Friday Wrap #231: Cookie wars, business social network and chat wars, PR’s climate change influence

Friday Wrap #231I extract items for the Wrap from my link blog, which you’re welcome to follow. To make sure you never miss an issue, subscribe to my weekly email briefing.

The Big Stories

Unleash your superhero with AI—“Every PR person who manages to surf the new AI wave will get instant superpowers, including the ability to predict the future,” according to this VentureBeat piece. The article gives a big shout-out to Shift Communications for using “AI and machine learning in predictive analytics, text mining, and advanced attribution. During a recent client crisis, Shift was able to crunch more than 15,000 content-rich blogs for a medical client in… Read More »

Friday Wrap #230: Equifax’s crisis, Bell Pottinger’s ethics, Google’s “how-to” site, and more

Friday Wrap #230I extract items for the Wrap from my link blog, which you’re welcome to follow. To make sure you never miss an issue, subscribe to my weekly email briefing.

The Big Stories

Equifax is the latest company to botch its crisis communication—Equifax learned a month ago that 143 million customers may have been compromised by a breach of its network, including Social Security numbers, mother’s maiden names, and other highly sensitive information. The company tweeted yesterday that it took action immediately despite the fact that it has known for a month and has done little to assuage customer anxiety over the breach, limiting its… Read More »

Friday Wrap #228: Aetna’s crisis, killer robots, the digital native myth, voice shopping, and more

Friday Wrap #228I extract items for the Wrap from my link blog, which you’re welcome to follow. To make sure you never miss an issue, subscribe to my weekly email briefing.

The Big Stories

Aetna in crisis mode after mailing reveals customer HIV statuses—A routine mailing has Aetna doing damage control, with the plastic window on the envelope showing the patient’s name and address along with (in many cases) the fact that the patient takes HIV medications. The letter explained changes to Aetna’s plan when filling HIV prescriptions. Anybody picking up the mail would have been able to see the information. Legal groups have written outraged letters to… Read More »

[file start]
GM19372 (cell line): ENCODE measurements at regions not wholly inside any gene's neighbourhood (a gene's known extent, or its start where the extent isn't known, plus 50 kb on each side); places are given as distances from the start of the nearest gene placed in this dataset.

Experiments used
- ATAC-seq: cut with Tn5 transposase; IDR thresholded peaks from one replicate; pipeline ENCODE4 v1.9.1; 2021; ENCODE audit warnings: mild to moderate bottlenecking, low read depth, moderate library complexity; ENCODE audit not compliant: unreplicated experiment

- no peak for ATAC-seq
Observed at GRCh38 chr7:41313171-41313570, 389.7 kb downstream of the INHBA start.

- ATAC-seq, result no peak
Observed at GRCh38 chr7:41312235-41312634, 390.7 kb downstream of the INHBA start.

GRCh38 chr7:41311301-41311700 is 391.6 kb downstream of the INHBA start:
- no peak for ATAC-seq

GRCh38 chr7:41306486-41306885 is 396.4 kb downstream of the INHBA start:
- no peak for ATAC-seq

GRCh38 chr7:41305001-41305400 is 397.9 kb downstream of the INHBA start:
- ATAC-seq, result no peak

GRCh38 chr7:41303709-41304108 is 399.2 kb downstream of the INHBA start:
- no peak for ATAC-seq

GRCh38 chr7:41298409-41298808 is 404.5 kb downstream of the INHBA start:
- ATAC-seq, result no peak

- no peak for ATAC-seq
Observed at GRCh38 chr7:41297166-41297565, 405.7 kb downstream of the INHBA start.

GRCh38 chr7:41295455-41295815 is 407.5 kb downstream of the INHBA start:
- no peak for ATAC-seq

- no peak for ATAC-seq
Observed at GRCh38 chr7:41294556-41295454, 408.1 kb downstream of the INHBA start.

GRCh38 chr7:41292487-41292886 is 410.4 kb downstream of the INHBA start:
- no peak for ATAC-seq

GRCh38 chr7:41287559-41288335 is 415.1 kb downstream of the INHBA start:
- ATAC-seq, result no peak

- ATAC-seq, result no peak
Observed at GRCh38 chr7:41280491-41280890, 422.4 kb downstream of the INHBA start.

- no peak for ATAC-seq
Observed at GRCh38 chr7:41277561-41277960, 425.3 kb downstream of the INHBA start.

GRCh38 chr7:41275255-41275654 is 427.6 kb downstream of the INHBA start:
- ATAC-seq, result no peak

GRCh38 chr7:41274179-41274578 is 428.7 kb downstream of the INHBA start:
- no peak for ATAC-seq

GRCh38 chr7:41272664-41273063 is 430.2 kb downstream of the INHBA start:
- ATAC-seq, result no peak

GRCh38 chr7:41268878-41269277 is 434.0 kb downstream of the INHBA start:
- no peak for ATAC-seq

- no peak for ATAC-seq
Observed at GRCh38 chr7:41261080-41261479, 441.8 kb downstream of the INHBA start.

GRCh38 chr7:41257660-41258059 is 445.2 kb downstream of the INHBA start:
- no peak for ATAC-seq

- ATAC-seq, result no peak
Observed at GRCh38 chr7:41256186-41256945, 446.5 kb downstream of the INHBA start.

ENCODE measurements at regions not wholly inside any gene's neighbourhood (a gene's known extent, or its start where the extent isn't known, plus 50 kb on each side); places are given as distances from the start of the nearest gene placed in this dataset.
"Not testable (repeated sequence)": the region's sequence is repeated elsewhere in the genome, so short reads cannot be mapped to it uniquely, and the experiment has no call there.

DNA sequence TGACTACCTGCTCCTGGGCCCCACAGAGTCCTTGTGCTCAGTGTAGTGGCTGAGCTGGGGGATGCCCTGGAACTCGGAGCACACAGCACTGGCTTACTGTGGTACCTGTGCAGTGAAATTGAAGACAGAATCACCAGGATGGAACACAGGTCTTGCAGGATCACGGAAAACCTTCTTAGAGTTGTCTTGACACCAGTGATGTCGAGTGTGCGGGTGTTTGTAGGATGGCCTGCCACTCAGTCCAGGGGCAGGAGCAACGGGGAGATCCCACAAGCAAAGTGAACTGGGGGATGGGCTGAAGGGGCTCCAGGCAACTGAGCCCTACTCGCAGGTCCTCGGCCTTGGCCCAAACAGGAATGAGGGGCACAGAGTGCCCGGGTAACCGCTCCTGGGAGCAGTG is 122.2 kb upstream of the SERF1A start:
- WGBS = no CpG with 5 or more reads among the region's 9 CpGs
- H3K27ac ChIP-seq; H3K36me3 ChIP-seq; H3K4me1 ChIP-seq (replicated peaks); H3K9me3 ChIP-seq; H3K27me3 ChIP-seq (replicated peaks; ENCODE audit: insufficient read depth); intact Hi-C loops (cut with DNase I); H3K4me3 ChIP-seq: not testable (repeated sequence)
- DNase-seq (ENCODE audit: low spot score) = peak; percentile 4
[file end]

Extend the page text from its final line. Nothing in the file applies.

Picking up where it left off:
Friday Wrap #225: Instagram fixation, sponsored GIFs, Microsoft’s AI vision, fallout from bad press

Friday Wrap #225I extract items for the Wrap from my link blog, which you’re welcome to follow. To make sure you never miss an issue, subscribe to my weekly email briefing.

The Big Stories

Young Instagrammers spend 32 minutes daily on the app—Most people younger than 25 spend 32 minutes on Instagram every day. As for the rest of us, everyone over 25, we spend a mere 24 minutes a day using Instagram. Most of that growth is due to Stories, the feature Instagram cribbed from Snapchat (and is now a feature on Messenger and Facebook, as well), according to Facebook. Stories, which launched a year ago, has 250 million daily users. This data no doubt is… Read More »

What do United Airlines and Silicon Valley VCs have in common?

Social media has redefined crisis communication. That’s old news. No worthwhile crisis plan doesn’t account for the speed with which social media can accelerate and amplify the worst, most damaging messages about a crisis. Few companies are not prepared to respond immediately, even before the facts are known, to acknowledge they’re aware of the situation. After that, they know prolonged silences are intolerable; frequent updates—even if they just inform the public that you don’t have any new information—are the norm.

Recent events have cast a light on another social media factor: Emboldenment.

On this week’s For Immediate Release… Read More »

Friday Wrap #219: White House affects perceptions of PR, Instagram crushes Snapchat, and more

Friday Wrap #219I extract items for the Wrap from my link blog, which you’re welcome to follow. To make sure you never miss an issue, subscribe to my weekly email briefing.

The Big Stories

White House communications team casts negative perceptions on PR practitioners—The team managing communications at the White House is generally viewed as the most visible PR people on the planet. PR practitioners wish that weren’t the case with the current administration and would prefer to distance themselves from Sean Spicer and the rest of the administration’s spokespeople. There was general agreement among PR professionals surveyed by the USC Annenberg School… Read More »

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